This reading was taken on the back lawn on Friday afternoon, admittedly not in the shade.
I still can't think of these last few days as normal, but apparently it's better for your ability to cope with change if you can start factoring it in as reality, rather than brace against it in denial.
One of our friends, Joel, at the Little House on the Plains wrote a piece about the weekend that summarises the way we're going to have to start thinking about summer in Adelaide from now on.
Part of me wants to keep outraged from day to day at the systems and individuals who are refusing to act on climate change while there's still time, and this part wants to catalogue our suffering as a form of protest. But another part doesn't want to be so rigid in my refusal to adapt that I end up living half the year in a state of dread, awaiting heatwaves, or sulking while they're on.
We are learning new skills and ways to cope with the increased frequency of extreme heat. The Little House people headed for the coast this weekend, and I too researched the public transport options and realised it's an easy busride from the end of our street all the way to Henley Beach. We could also get a train to Grange, or tram to Glenelg. We might have to factor this sort of thing into our daily routines in summer from now on. Over 35, head for the coast (or the Hilton).
I guess one of the early stages of grief is denial, and I am still in denial about the fact, not that this is happening, but that it's not an aberration. It's not going away.
Even so, I'm sick of suffering in protest. It makes me miserable.
There are some good and beautiful, strange and interesting things about these new days of extremely hot summer. If I can accept them as reality, I'll feel better, stronger, more in the moment, and better able to act to try to help mitigate the effects of climate change through community and activism.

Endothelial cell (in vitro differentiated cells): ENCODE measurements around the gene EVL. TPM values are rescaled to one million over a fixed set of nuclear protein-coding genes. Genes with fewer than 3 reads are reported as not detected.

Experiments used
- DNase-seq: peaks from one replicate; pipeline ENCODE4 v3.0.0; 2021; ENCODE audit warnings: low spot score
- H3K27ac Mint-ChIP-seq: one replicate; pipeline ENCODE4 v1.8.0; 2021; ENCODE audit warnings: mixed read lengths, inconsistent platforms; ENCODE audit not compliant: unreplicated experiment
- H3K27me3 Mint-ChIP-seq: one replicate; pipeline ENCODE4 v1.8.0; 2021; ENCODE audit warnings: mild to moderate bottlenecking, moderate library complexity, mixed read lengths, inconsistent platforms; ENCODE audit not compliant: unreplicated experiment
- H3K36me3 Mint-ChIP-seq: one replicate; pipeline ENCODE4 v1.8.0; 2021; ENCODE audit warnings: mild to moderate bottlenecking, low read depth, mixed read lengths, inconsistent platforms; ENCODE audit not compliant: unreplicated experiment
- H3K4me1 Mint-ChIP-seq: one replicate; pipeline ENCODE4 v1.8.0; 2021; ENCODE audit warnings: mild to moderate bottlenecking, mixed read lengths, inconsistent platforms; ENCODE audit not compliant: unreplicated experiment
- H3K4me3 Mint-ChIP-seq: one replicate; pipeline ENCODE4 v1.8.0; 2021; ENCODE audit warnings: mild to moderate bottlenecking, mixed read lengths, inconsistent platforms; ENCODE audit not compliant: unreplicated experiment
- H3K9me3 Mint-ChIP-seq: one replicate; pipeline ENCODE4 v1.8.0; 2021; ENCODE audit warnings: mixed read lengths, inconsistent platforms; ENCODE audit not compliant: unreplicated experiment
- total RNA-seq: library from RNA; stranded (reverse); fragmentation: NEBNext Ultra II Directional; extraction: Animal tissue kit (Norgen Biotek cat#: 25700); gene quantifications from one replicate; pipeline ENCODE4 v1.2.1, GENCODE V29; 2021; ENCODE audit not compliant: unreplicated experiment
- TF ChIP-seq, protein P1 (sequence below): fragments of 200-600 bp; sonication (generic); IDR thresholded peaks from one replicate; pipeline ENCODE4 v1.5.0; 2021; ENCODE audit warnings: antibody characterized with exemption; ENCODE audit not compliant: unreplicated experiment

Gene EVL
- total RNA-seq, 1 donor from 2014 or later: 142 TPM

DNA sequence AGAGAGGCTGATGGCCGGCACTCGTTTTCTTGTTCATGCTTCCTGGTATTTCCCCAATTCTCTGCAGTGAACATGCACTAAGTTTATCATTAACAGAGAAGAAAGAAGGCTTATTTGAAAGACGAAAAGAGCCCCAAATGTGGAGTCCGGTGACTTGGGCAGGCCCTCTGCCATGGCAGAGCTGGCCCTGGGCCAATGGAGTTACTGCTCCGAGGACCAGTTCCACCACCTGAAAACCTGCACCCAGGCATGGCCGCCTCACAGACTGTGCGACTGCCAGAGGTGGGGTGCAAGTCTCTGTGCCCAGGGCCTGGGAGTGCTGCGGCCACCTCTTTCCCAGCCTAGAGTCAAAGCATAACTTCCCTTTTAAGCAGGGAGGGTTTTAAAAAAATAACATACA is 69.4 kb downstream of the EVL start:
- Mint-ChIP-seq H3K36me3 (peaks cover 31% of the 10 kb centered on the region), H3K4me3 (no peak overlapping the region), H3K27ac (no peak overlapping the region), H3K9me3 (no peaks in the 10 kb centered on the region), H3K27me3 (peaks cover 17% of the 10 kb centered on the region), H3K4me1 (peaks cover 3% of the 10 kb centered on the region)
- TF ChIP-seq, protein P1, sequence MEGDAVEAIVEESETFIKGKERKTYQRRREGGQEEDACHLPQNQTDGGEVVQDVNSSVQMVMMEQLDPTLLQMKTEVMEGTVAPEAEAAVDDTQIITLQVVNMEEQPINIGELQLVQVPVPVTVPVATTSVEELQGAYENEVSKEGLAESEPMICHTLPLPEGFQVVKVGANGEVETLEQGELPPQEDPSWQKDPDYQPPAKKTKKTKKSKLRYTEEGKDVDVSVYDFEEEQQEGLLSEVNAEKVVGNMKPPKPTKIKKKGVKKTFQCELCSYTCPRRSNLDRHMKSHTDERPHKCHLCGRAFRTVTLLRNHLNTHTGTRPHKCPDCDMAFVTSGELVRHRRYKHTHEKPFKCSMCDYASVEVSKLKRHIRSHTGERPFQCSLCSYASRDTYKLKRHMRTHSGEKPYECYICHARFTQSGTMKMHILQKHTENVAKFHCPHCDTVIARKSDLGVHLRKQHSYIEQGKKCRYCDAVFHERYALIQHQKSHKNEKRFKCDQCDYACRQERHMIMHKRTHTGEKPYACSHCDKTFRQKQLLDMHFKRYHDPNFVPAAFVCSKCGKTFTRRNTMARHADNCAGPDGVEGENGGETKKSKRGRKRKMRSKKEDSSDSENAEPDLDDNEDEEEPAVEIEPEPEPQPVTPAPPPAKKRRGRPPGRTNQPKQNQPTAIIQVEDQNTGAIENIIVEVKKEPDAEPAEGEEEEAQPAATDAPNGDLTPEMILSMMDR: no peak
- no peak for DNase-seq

A list of things about extreme heat that don't suck.
- The light is amazing. I have taken several good-looking, light-saturated photos during these boiling days.
- Realising we really are in Australia, not Europe - feeling more connected to the desertous regions of South Australia, now that it's harder to pretend we're in a different hemisphere.
- Feeling connected to other arid cultures and their relationship to the landscape and climate, as well as customs and ways of coping.
- Back to basics - shelter, water, looking after each other.
- Plenty of solar energy.
- Slow time - the pace of normal life isn't possible when it's 35 degrees inside, and 42 out.
- Night walks and day dreams.
- The crazy antics people get up to when the thermometre goes above a certain level - the party atmosphere that ensues.
- We're all in this together - the sense of community and sharedness of the experience.
- Worrying about the old folk neighbours - and being relieved when a light is seen under their door just when you were getting ready to "drop by".
- Feeling close to the plants and other animals.
- Anticipating and appreciating the cool change.
- The resilience of tomatoes.
- Coming up with new or borrowed rituals and customs - the parasol, for example. It makes SUCH a difference.
- Rising to the challenge....
Thin slice of moon, dawn on Monday.
It definitely sucked last night when I was worried John had heatstroke. (I think it was actually from a cool change drink or two taken too early, coupled with the heat (it had been cool in the pub, but parts of our place were probably still about 40 degrees).)
And it sucked listening to the eery hot wind blowing around the house all day and hoping the cool change got here first before the threat of the new "catastrophic fire danger" category was realised.
It sucks because I am so afraid of how bad it might have to get for most of the species and people on earth before our governments do anything to curb the greenhouse effect, and because by the time they do anything it may be too late for many.
But we are developing a culture of coping, and caring, and I like that.
The old lady's house across the street at sunset.